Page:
Reviews - February 3, 2024

WearPico: An open source smartwatch based on Raspberry Pi that is relatively easy to assemble.

WearPico: A new smartwatch with extensive featuresWearPico: A new smartwatch with extensive features

WearPico is a new smartwatch based on Raspberry Pi. Because it is an open source project, it is relatively easy to build. Smartwatches are also relatively compact.

Raspberry Pi comes in many variations. A particularly compact version is also available with the Raspberry Pi Pico, but this board is more of a developer board than a single board computer. WearPico from manufacturer Umut Sevdi is an open source project that can be assembled accordingly. Project modifications as well as collaboration are possible.

This model is based on the compact Raspberry Pi Pico W, which also features an integrated graphical user interface. The range of functions is the same as that of a regular smartwatch. For example, it is possible to display notifications and control media content on a connected smartwatch.

Operation follows the conventions of the device category and is primarily carried out via the touchscreen. Touch gestures are supported as well as individual input using fingers. Some clock features are also supported, such as setting a timer or using a stopwatch. It is said that it is also possible to record body temperature and track health data. An acceleration sensor and vibration motor are installed to record steps and display incoming notifications tactilely.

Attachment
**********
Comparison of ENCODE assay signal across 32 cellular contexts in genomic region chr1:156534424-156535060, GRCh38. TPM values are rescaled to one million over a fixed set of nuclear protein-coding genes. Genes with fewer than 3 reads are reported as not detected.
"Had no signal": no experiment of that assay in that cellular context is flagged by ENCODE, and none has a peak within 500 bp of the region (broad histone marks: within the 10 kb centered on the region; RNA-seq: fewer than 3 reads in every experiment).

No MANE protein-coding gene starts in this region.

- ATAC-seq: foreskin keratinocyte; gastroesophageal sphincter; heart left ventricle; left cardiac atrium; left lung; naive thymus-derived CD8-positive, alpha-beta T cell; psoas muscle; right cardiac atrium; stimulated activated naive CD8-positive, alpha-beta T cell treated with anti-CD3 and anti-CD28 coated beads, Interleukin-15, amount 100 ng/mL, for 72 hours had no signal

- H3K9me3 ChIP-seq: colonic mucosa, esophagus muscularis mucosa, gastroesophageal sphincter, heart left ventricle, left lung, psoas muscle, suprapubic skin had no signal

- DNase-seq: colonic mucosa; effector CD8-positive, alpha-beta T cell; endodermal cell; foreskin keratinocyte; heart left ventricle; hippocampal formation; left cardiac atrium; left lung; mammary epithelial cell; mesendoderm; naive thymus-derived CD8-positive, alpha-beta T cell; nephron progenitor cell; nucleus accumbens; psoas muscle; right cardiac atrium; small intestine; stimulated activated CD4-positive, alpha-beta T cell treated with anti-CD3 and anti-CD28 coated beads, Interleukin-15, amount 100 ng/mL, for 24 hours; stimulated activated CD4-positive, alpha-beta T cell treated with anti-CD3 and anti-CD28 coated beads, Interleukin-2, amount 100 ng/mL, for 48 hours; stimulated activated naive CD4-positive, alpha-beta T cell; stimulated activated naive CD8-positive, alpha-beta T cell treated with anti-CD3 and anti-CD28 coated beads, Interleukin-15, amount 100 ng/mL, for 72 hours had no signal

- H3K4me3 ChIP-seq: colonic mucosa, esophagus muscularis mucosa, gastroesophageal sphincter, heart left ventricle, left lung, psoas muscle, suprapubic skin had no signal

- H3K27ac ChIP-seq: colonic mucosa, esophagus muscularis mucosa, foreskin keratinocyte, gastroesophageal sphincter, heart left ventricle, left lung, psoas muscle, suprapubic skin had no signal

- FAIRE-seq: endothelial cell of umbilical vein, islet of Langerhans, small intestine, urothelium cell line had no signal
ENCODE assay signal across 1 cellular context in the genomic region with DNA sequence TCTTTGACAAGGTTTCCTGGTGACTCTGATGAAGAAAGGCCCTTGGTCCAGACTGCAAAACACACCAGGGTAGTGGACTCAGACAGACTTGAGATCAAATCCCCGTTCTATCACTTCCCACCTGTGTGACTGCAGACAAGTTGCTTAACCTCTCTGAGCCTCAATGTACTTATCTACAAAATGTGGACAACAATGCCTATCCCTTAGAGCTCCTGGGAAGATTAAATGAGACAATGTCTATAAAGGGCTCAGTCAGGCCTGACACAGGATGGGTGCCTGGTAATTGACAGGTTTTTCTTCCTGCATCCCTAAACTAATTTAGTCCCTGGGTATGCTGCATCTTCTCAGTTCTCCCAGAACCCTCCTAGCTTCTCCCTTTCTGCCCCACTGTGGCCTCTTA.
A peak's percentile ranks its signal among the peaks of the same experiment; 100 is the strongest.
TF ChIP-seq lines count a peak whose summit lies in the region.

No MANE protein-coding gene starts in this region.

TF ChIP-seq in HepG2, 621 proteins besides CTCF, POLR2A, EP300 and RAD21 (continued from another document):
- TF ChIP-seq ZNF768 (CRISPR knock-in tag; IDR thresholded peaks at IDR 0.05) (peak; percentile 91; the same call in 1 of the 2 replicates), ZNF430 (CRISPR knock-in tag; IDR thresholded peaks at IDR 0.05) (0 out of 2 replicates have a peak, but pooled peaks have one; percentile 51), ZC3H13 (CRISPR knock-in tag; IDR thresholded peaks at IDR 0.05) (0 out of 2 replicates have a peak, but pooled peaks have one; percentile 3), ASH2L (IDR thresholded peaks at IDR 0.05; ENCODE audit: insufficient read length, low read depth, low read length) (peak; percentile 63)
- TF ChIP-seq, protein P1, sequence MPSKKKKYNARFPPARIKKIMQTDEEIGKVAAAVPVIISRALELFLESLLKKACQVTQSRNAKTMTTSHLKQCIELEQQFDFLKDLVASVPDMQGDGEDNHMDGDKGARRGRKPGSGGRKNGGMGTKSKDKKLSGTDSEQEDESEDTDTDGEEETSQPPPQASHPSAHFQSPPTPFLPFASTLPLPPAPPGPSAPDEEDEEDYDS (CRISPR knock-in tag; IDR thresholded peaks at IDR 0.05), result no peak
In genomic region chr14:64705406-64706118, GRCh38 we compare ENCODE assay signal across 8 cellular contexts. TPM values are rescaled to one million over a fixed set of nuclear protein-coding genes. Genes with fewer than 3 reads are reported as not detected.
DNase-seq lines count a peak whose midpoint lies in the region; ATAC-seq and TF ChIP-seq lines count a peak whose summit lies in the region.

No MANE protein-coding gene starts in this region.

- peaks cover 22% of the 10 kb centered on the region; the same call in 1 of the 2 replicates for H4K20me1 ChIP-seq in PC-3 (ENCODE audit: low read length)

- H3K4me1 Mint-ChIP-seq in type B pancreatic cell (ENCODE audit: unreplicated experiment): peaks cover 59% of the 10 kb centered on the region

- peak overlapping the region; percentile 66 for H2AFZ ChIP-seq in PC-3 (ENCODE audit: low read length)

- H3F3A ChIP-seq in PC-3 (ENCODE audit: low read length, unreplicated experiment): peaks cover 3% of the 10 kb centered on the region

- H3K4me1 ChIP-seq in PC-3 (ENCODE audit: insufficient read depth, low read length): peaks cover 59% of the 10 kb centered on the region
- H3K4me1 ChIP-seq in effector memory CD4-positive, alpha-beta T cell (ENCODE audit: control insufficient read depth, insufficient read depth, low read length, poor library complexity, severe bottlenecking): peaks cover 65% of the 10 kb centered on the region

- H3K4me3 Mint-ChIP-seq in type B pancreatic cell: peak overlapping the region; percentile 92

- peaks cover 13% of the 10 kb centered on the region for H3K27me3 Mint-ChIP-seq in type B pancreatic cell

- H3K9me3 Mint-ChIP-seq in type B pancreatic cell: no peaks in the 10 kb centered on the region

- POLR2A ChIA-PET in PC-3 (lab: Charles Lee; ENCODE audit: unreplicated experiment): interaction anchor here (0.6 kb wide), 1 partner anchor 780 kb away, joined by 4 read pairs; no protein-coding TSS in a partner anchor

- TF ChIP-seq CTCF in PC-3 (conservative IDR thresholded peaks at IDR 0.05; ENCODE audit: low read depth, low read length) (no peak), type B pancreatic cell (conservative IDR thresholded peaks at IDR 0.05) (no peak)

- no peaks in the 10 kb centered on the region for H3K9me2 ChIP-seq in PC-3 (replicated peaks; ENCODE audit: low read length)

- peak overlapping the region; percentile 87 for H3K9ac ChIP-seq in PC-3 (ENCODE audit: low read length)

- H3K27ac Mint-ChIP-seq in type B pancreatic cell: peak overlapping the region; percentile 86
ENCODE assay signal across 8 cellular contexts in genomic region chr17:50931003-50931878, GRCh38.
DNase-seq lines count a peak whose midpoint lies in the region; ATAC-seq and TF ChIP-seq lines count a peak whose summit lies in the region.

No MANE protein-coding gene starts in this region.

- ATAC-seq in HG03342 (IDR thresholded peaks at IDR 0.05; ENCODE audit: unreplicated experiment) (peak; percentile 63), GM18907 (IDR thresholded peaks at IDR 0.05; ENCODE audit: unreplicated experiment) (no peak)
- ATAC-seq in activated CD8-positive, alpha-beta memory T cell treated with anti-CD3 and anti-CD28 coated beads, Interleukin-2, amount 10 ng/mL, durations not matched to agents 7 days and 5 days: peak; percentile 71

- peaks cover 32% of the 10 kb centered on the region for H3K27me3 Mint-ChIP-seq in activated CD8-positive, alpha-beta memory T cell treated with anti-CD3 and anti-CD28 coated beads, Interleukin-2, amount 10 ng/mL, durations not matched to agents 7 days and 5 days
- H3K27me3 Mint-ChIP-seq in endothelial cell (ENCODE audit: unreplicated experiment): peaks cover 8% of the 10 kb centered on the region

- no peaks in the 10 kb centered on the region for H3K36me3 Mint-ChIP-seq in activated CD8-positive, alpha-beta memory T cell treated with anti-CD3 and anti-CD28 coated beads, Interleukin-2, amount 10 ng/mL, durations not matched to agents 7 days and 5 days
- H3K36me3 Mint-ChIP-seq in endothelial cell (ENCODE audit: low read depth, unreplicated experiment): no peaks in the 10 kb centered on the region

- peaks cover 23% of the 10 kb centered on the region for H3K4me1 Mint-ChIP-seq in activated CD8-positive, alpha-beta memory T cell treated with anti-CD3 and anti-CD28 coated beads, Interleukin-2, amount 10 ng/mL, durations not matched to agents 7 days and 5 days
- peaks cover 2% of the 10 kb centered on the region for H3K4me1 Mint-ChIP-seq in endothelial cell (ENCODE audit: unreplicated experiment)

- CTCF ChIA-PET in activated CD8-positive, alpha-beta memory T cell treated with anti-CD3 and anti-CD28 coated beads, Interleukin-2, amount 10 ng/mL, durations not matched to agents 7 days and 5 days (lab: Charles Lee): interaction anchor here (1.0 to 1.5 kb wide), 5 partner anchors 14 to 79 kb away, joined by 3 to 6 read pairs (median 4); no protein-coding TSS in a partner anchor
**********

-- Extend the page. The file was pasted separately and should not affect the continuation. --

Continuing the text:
Umut Sevdi documents the project in detail on GitHub and also provides the corresponding software. Sevdi uses C as his programming language and has also published extensive scientific research on smartwatches.

Silvio Werner

I have been a journalist for over 10 years, mostly in the technology sector. I’ve worked at places like Tom’s Hardware and ComputerBase, and have been working at Notebookcheck since 2017. My current focus is on single board computers such as mini PCs and Raspberry Pi. Potential. Plus, I have a soft spot for all kinds of wearable devices, especially smartwatches. My main job is as a laboratory engineer, so scientific contexts and the interpretation of complex measurements are no stranger to me.

Jacob Fishertranslator: Jacob Fisher – Translator – 703 articles published on Notebookcheck since 2022

Growing up in regional Australia, I was first introduced to computers in my early teens after breaking my leg during a soccer game, temporarily forcing me to live indoors. Soon after, I started building my own systems. I moved to Germany in 2014 to study philosophy and anthropology and currently live in Germany. I am particularly fascinated by how computer technology has fundamentally and dramatically transformed human culture, and how it continues to do so.

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